This past Sunday was somewhat emotional as I took a drive down to San Diego to visit Tom Graeff's grave site. On the heels of a visit to Hawaii to meet and interview the ever-enigmatic Bryan Pearson, I feel like every day I'm getting closer to finding out who Tom was as a person, and what his hopes and dreams were.
It was a gorgeous day outside, and it didn't take long to find Tom tucked away towards the far end of the cemetery. His tombstone, a simple marble plaque in the grass reads:
Son and Brother
1929 - 1970
framed by a border of twin pine cone clusters. Sitting in the grass, where nearby families were celebrating their loved ones' memories with picnics and flowers, I couldn't help but to think of how few visits Tom must have been payed over the years. And of course I can't help but think of all the lonely souls nearby whose families may have also passed or moved away over the years, leaving their memorials to grow cluttered with leaves and twigs.
A part of me wishes I could send cut flowers once a week to keep the graves remembered, but why choose one when so many others as so deserving of recognition? They've all died, but before that, they all lived, and that's worth remembering.
When I visited Pearl Harbor last week I was appalled to learn that structurally the USS Arizona Memorial is falling apart inside; more people visited than had ever been planned for, and the structure is terribly damaged. I hope one day to be able to donate enough to keep the memories of these people and events alive, but it's something that becomes harder and harder as time wears on. It's inevitable that sooner or later everything fades away.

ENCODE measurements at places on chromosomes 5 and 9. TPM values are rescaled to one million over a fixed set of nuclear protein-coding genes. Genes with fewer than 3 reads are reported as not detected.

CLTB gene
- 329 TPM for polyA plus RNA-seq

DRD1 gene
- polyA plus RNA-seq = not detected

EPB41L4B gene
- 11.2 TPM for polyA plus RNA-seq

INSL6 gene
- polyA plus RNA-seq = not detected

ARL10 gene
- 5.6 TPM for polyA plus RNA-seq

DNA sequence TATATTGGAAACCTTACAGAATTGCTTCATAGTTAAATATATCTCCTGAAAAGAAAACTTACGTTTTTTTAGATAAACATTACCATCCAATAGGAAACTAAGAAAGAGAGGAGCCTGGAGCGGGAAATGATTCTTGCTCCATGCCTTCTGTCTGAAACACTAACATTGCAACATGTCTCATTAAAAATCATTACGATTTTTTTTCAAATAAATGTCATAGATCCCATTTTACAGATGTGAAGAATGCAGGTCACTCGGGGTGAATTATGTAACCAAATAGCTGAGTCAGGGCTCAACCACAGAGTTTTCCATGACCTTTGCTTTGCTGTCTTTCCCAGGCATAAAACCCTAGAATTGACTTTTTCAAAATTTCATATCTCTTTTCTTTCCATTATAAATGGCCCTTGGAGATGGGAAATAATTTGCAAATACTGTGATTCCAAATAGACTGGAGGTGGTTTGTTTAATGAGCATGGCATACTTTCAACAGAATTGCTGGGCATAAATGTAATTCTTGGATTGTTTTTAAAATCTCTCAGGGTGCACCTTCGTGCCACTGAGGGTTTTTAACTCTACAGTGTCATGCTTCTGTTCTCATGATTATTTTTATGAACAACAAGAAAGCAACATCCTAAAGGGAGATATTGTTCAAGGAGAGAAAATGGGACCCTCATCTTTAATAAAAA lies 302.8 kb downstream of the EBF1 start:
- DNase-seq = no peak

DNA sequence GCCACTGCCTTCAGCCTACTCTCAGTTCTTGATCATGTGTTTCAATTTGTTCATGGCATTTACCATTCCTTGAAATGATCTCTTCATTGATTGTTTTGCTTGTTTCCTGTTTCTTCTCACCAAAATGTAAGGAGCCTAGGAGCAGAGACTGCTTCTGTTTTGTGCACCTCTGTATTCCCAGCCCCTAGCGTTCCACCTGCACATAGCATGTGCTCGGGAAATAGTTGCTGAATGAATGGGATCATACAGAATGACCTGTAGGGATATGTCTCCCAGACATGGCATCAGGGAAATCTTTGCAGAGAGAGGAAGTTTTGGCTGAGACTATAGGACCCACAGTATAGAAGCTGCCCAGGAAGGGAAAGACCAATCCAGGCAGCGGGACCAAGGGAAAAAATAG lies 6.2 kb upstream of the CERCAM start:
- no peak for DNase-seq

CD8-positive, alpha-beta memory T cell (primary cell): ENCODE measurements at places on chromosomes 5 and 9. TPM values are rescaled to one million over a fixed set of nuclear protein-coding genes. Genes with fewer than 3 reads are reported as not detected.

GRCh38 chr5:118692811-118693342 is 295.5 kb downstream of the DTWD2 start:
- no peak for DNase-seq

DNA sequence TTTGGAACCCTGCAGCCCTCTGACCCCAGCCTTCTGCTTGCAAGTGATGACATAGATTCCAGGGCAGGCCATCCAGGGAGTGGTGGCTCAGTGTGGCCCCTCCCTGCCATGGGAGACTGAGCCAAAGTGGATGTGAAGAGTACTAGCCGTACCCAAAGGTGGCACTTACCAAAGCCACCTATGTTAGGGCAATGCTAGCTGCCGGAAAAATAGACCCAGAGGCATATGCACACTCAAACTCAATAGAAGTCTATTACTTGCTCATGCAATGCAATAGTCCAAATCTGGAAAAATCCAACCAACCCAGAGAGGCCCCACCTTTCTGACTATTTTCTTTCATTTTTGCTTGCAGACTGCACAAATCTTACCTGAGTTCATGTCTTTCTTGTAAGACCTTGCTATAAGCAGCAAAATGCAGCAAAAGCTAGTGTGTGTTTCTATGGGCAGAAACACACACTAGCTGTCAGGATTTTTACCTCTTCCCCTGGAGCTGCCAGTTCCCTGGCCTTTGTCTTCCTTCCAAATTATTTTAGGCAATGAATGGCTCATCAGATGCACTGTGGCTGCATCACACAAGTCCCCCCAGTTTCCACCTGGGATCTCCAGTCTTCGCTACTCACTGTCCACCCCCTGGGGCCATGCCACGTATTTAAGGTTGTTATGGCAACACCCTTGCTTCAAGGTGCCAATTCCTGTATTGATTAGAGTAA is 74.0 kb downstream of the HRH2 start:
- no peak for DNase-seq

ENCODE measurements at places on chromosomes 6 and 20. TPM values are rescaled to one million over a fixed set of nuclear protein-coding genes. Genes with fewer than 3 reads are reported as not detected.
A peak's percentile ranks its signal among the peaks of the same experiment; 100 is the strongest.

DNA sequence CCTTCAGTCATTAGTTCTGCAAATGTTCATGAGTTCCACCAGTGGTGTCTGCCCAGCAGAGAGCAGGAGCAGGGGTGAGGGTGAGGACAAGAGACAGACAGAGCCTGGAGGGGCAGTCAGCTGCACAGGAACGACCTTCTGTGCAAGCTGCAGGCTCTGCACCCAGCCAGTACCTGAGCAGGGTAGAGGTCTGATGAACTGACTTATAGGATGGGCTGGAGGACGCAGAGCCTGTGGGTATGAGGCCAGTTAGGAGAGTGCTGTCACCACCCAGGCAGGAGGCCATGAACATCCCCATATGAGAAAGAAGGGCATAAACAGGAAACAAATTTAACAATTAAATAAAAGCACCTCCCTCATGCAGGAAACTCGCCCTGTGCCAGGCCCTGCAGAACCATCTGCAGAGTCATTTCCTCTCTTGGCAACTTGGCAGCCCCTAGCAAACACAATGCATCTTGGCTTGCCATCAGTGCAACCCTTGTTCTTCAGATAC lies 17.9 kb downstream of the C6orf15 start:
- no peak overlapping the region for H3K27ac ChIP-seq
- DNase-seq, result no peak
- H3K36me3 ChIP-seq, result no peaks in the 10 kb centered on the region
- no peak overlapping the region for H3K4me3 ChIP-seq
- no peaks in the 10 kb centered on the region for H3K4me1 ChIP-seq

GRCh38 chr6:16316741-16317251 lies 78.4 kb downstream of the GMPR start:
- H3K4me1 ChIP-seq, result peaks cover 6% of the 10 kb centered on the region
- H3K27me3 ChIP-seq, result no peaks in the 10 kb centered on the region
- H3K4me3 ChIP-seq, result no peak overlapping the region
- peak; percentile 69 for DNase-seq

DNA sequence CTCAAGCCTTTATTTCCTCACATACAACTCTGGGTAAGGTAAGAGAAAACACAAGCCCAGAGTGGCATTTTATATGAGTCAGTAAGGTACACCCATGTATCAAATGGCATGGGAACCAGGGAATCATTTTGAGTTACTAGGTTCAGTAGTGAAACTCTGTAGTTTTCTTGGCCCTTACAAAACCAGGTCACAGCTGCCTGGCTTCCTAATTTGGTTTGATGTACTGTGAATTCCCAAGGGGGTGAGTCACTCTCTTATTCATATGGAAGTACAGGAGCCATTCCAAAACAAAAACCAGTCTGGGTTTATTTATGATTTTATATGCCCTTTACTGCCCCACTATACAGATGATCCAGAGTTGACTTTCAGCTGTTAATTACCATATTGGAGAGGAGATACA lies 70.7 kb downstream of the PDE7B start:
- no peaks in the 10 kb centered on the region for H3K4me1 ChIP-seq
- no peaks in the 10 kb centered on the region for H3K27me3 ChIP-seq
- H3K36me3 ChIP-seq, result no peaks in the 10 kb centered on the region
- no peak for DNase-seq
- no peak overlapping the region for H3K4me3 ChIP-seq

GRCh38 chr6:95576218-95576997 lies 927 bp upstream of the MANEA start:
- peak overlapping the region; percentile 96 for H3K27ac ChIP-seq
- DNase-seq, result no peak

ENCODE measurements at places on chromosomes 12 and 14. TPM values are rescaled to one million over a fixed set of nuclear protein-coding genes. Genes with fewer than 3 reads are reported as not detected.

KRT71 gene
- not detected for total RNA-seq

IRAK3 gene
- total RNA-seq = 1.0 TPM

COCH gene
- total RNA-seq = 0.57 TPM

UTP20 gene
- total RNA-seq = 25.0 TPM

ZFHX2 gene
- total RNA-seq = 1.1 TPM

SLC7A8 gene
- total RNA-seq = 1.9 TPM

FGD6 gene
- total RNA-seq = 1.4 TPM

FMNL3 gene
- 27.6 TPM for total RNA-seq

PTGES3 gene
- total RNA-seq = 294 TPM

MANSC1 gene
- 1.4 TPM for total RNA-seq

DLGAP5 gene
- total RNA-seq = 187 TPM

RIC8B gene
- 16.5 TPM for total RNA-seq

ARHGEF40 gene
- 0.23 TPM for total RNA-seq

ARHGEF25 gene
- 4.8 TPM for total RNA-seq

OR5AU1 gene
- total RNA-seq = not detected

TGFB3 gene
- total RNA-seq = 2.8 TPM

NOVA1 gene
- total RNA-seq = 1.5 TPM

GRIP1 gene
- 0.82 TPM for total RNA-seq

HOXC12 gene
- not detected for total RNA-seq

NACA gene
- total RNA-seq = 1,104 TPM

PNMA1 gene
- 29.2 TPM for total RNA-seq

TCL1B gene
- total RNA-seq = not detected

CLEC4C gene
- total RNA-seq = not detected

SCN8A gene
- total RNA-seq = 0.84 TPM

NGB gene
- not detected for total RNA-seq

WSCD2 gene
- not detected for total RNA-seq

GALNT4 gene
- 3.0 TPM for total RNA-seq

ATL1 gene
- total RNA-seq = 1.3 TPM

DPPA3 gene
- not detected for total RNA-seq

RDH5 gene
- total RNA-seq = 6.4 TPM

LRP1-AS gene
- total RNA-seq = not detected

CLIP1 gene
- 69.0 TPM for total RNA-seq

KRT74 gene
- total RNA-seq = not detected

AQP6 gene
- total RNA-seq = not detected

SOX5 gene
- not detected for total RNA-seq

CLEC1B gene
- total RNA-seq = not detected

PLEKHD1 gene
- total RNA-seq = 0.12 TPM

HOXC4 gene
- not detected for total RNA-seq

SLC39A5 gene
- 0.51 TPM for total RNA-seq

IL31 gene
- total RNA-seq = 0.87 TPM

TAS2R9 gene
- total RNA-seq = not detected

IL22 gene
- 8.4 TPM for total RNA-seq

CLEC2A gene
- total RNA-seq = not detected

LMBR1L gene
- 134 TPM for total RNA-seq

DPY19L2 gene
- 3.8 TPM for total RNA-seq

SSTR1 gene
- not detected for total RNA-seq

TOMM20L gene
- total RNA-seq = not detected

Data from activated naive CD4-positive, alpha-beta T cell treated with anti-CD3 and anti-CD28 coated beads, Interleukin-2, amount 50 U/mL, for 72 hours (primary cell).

I watched a fantastic documentary last year called The Young and the Dead about the revitalization of Hollywood Forever Cemetery by a mortuary owner in his late 20's, who's cleaned up the cemetery and turned in from a sad joke into a gorgeous park and celebration of Hollywood's golden glory. Since it's heyday the cemetery had become rundown, especially in comparison with rival Forest Lawn, and the stars buried there deemed not "important" enough to merit visitation, aside from the great Rudy Valentino. But if Fatty Arbuckle isn't worthy of remembrence, there can be little hope for the rest of us.
In less than 50 years Tom Graeff's whole identity was lost, merged with that of Charles Robert's. Without those few dedicated to passing the torch, his life and others' would be lost forever, slipped through the cracks of popular culture and doomed to exist perpetually archived on dusty court records and spooled microfiche.